‘FABULATION, OR THE RE-EDUCATION OF UNDINE,’ by Lynn Nottage, Review
First, Lynn Nottage is a master story teller. Secondly, she is a master playwright, an avid spinner of profound characterizations and themes. With an antic zeal for weaving humor throughout organic dialogue that establishes her unique characters, Nottage continually lays bare the most exasperating and trenchant aspects of the human condition. If one is color blind, which Nottage mightily encourages, you see yourself in the arc of her characters’ inevitable development. For growth is the sum total of where we all are going, is it not?
FABULATION, OR THE RE-EDUCATION OF UNDINE, wonderfully directed by Lileana Blain-Cruz, is typical Nottage in its maverick brilliance and marvelous exploration of the complexities of black culture and identity. Essentially, with sardonic humor and LOL comedic fun, Nottage spirals out the larger-than life evolution, devolution and reaffirmation of the fabulous Undine. This hybrid genre two-act play (satire, “narrative of the life,” comedy-with threads of the macabre fantastic) strikes with irony and hyperbolic authenticity, turning every stereotype on its head to arrive at a satisfying resolution.
Currently at The Pershing Square Signature Center, the production is a must-see for its LMAO wit and profound revelations about class and culture. And tucked carefully away between the guffaws and belly laughs is this universal wisdom. When pursuing wealth and status, sidestep the alluring predations and pitfalls by remaining real. One way or another during your life’s journey, you’re going to get to the end of yourself. So you might as well avoid all the heartache and space shuttle gyrations and keep it soul local! Hyper money and status don’t bring truth unless you pivot, plummet and fall. When you reach bottom, if you’re still alive, you “get it,” and will then appreciate what you’ve learned.
Importantly, in FABULATION, OR THE-RE-EDUCATION OF UNDINE, Nottage’s protagonist bounces off the most reprehensible and meretricious elements of the nouveau riche who “seduce” the black bourgeoisie into internalizing their corrupted values. Chief among these include the canard that money and celebrity bring personal power and satisfaction. Undine comes across this truth through a divergent, fantastic, incredulous sequence of events that can only be likened to divine comedy. As we follow her on the ride, if our eyes are open, our mouths eventually breathe out a sigh of relief for it will be well for her. But at various twists and egregious turns downward, we believe Undine to be heading to hell with no one to pull her back except Nottage’s deft story telling.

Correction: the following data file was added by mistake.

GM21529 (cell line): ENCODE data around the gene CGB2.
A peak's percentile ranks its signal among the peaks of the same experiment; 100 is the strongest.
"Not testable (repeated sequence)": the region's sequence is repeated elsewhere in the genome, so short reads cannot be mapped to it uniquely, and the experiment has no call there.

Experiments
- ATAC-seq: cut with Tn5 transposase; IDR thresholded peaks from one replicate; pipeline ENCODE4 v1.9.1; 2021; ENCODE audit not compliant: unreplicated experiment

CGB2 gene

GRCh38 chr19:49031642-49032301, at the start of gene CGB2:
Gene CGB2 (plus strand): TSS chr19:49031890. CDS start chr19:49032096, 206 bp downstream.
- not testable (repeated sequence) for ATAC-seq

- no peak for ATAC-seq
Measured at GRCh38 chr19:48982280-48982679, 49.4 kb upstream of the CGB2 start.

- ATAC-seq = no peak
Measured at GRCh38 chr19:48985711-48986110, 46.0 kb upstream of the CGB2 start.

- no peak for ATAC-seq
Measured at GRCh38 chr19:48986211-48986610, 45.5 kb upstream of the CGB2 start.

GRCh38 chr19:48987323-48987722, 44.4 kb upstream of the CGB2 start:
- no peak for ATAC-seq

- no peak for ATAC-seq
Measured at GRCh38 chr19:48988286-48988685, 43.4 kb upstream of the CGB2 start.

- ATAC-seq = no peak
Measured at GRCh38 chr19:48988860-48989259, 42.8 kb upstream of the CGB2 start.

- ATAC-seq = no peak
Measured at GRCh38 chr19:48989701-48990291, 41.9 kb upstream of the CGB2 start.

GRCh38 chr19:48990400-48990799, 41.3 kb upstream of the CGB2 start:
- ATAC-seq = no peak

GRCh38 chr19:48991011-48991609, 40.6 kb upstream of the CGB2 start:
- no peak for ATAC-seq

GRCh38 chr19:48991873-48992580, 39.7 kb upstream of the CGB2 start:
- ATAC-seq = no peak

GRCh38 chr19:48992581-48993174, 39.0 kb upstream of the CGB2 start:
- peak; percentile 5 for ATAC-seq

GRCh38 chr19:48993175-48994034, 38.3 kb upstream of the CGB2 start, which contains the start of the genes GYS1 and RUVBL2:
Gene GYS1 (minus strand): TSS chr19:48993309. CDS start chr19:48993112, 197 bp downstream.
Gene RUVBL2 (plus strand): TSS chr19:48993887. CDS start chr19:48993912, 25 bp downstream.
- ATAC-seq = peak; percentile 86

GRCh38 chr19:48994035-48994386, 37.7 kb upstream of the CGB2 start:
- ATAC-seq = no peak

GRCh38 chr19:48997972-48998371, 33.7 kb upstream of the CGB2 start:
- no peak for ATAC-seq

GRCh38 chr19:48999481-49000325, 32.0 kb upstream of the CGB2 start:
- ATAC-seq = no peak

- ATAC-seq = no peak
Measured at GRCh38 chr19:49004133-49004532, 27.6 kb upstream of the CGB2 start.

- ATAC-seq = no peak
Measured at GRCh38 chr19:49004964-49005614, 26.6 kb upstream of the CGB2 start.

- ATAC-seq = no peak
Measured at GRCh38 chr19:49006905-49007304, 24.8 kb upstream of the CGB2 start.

At the outset of the play, we identify an apparently successful Undine. Portrayed with a piquant and vibrant drama queen personality, Cherise Boothe continually astonishes with engaging humor and likability. Her Undine hits all the emotional high notes of comedy with a range of authenticity that keeps the audience laughing. Yet intriguingly we are aware of the seriousness of her wise commentary beneath all of the humorous riot.
From her demeanor and treatment of underlings, we note that Undine’s rabid and rapacious ambition and power has steered her to the top of her game. We discover she owns and manages a PR firm catering to the needs of the black bourgeoisie. Humorously, we learn this after her accountant and an FBI agent inform her she’s “got some issues to deal with.” Ironically, her success and the lifestyle it precipitates ends up placing her in a situation that she is ill equipped to handle. This noxious situation moves in the form of Hervé (the smooth Ian Lassiter), a slick Argentinian whose fabulous tango moves, hot kisses and an ingenious sleight of hand where her bank account is concerned sweep her up into a two-year marriage. When Hervé absconds with her money and life’s work, this ending initiates Undine’s journey and the dynamic momentum of the play.